Lucky for him, Mama had some old pillow cases that were just begging to be turned into shorts.
  To create these I used my usual technique for making my own pattern from a pair of shorts I knew fit him.  I actually messed up a little doing it…I forgot to stretch out the elastic in the waistband and so the first pair I made was, ahem, a bit snug.  No problem!  Just slashed the sides and put in a band of contrasting fabric.  He loves the “stripes” down the side anyhow.
  These are a quick, easy project and now he has a couple pairs of light-weight cotton shorts to snooze in.  Honestly, they turned out cute enough I’m probably going to have a hard time reserving them for pajamas!

Tuscan Pasta with Tomato Basil Cream

  I think I might officially have to get myself a subscription to Southern Living.  I’m pretty sure I’ve only ever tried two recipes from the magazine, and both have been easy and incredible.  First the Beef with Red Wine Sauce, and now this!
  Here’s what you need:
20-oz. package refrigerated four-cheese ravioli
16 oz jar sun-dried tomato Alfredo sauce 
2 Tbsp white wine 
2 medium tomatoes, chopped
1/2 c basil, chopped
1/3 c Parmesan cheese, grated 
  Start by cooking your pasta according to the package directions.  This usually doesn’t involve much more than boiling it for a few minutes.  Meanwhile, heat your alfredo sauce in a saucepan over medium heat.  Use your wine to rinse any remaining sauce out of the jar and add it to the sauce in the pan.  Stir in your tomatoes and basil, and cook over medium-low heat for about 5 minutes. Toss with pasta, and put your Parmesan cheese on top.
  I expected this to be decent.  I did not expect it to be “food striking 3 year old asks for a third serving instead of the Oreos he had in his hand” good.
  You can bet I’ll be browsing the Southern Living magazine’s online recipe archives for more ideas to try soon.
**Apologies this is late to post…for some reason the edited, scheduled version got eaten, so I had to re-write it all this morning!**

How to Sew Your Own Pillowcase

  We’ve been really lucky with how G has adjusted to the new baby.  Having heard lots of horror stories of parents who can’t leave their children alone in the same room together for fear of the elder pinching or trying to smother the baby, I was prepared for the worst.  I won’t say that we haven’t seen some behavior backlash in the wake of the birth, but it has all been directed at us.  
  G loves R, to an almost comically possessive degree.
  One of the things that I think has probably helped keep G from feeling resentful towards R is that we’ve involved him in absolutely everything to do with the baby that’s possible.  He helps us give R his bath, helps change his diaper, re-covers him with his blanket in his swing if he kicks it off and almost always comes with me when it’s time for me to nurse R.
  Obviously, there’s only so exciting that can be for a little boy, so he has made up games to play while R eats.  His favorite is to make a nest of blankets and pillows on the floor and put his stuffed animals “to bed”.  This game has led to a voracious appetite for pillows, which led to some conflict over the one pillow I needed to support my back while nursing.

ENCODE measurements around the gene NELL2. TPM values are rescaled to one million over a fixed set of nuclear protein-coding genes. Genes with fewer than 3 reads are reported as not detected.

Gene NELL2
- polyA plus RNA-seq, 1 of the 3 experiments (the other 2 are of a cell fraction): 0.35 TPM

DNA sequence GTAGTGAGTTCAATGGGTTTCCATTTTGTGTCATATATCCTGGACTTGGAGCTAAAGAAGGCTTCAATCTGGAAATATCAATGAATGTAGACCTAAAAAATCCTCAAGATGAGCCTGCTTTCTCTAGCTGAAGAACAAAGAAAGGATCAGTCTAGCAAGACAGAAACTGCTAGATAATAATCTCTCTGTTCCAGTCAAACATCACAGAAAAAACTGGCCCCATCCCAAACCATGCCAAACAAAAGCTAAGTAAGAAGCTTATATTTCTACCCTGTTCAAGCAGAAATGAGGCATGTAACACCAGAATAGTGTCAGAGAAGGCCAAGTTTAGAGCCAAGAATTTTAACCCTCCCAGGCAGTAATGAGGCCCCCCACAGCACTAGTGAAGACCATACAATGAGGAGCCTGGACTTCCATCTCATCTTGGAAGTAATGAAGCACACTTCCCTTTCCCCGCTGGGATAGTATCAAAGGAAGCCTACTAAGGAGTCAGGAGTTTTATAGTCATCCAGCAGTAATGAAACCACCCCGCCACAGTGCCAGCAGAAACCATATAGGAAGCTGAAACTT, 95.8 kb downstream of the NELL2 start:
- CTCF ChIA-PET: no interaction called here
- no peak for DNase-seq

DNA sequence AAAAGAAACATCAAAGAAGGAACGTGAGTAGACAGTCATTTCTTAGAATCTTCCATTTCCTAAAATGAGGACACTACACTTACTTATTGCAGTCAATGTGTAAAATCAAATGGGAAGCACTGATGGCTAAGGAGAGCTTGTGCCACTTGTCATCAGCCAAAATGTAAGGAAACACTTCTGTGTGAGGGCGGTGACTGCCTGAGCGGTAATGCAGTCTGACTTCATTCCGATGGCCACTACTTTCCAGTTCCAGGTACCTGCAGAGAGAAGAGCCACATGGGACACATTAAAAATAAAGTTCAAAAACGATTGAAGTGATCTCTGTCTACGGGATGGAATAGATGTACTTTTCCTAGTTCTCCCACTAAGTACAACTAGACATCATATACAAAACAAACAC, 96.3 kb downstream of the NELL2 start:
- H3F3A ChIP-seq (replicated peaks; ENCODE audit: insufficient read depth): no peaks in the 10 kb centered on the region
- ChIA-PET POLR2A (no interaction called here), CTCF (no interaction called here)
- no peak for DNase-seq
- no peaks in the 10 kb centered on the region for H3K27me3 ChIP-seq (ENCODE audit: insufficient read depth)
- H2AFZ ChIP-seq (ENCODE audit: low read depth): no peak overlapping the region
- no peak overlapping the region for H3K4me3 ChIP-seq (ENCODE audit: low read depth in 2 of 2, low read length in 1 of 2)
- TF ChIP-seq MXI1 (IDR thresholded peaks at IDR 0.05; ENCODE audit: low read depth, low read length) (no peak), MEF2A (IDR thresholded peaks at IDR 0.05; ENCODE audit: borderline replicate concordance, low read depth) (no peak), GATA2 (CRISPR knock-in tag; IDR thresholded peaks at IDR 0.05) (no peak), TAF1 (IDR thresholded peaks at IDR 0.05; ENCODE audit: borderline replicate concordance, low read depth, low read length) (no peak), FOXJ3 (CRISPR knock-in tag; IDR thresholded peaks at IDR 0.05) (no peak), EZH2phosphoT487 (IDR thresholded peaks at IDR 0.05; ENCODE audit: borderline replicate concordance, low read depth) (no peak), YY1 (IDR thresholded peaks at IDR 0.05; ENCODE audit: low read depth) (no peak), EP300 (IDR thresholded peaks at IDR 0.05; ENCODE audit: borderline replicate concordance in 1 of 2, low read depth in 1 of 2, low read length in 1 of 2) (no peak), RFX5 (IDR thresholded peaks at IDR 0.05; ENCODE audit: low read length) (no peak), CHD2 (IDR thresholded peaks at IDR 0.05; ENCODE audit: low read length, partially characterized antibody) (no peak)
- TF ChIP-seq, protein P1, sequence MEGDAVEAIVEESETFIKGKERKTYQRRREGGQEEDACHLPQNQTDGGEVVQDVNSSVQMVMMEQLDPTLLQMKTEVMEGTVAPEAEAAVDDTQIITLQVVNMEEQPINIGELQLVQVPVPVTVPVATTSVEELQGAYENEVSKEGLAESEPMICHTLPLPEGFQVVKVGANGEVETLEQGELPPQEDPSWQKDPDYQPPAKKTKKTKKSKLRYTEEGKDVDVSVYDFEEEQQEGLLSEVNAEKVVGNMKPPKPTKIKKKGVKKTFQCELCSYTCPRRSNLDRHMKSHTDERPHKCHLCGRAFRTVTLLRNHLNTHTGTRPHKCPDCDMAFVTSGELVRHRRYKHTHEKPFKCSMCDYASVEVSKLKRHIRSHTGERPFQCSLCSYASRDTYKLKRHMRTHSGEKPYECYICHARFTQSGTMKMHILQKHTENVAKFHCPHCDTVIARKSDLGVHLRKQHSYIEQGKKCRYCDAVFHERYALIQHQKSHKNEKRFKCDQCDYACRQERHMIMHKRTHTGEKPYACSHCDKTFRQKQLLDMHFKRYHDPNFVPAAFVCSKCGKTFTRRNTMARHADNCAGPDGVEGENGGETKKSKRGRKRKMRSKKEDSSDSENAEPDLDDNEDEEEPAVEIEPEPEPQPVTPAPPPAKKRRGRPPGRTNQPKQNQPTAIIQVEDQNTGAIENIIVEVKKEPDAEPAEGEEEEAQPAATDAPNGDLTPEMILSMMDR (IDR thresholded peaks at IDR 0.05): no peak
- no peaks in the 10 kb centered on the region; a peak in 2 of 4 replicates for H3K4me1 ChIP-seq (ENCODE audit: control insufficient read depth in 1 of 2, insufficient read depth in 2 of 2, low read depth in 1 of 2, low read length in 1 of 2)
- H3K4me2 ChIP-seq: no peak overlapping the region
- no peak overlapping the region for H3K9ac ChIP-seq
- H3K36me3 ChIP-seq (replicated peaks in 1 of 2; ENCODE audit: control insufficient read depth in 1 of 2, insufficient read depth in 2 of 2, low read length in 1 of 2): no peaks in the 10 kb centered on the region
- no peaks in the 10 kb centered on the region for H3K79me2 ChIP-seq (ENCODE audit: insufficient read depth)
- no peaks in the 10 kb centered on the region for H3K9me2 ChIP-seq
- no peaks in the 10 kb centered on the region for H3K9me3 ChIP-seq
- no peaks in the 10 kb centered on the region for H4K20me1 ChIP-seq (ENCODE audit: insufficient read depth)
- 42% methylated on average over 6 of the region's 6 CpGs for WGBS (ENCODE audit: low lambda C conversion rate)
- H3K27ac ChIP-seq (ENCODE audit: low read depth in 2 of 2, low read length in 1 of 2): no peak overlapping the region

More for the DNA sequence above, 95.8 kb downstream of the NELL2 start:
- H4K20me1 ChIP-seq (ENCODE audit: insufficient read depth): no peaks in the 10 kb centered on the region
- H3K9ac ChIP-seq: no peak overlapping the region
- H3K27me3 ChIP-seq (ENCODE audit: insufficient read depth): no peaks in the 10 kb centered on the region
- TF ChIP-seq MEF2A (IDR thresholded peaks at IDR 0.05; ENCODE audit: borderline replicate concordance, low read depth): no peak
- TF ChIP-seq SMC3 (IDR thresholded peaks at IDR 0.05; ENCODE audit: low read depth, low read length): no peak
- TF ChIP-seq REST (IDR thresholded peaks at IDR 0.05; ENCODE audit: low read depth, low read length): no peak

Rather than have a constant turf-battle with him, I decided to make a “special” pillow for his favorite stuffed animal, Clifford.
  We happened to have a small travel pillow that had been kicking around that had seen better days.  Somebody (*cough, cough* G) had spilled hot cocoa all over it, and it had fallen out of favor.  A new pillowcase was just the answer.
  I dragged him into the office, pulled out all of my cottons that were large enough for the project and told him to pick two.
  Kudos to you if you recognize the bright green as the edging on his owl pant pockets.
  This is a super fast project, and obviously there is no reason you can’t make full sized pillow cases the same way.
  Here’s what you need:
Travel pillow sized case
1-16.5″x 25.5″ piece of fabric (body)
1-8.5″ x 25.5″ piece of fabric (edge)
coordinating thread
Bed sized pillowcase
1-27″ x 37.5″ piece of fabric (body)
1-8.5″ x 37.5″ (edge)*
coordinating thread
*notice that I gave my travel pillow a proportionally wider edge than a “professional” pillowcase.  If you want a wider, floppier edge on your big case, you’ll need to increase the 8.5″ measurement a few inches.
I’ve used 1/4″ seam allowances since that’s what my serger creates.
  Start by folding your edge piece in half (wrong sides together) to make it long and skinny.  Your 8.5″ measurement should become 4.25″.  Iron it flat to set the crease.
  Placing your right sides together, pin the unfinished edge of your now-folded edge piece along your body fabric.  Obviously at this point your edge piece is all “right” sides, so just make sure you’ve got it facing the right side of your body piece.  Stitch the two together and press the seam flat.
  Fold your now-joined pieces in half placing right sides together.  For your travel pillow this will make your 25.5″ edge 12.75″ long and your bed sized pillow’s 37.5″ edge 18.75″ long.  Sew the bottom and side edges of your pillowcase.  Flip right-side out and iron.  You’re done!
  I don’t tend to make a lot of these, since most sheet sets come with their own pillowcases, but this is a great way to make something special for a child or to accent current bedding.  It’s a wonderful project for beginning sewers.
  If you have any questions about how these go together, please let me know and I’ll be happy to help!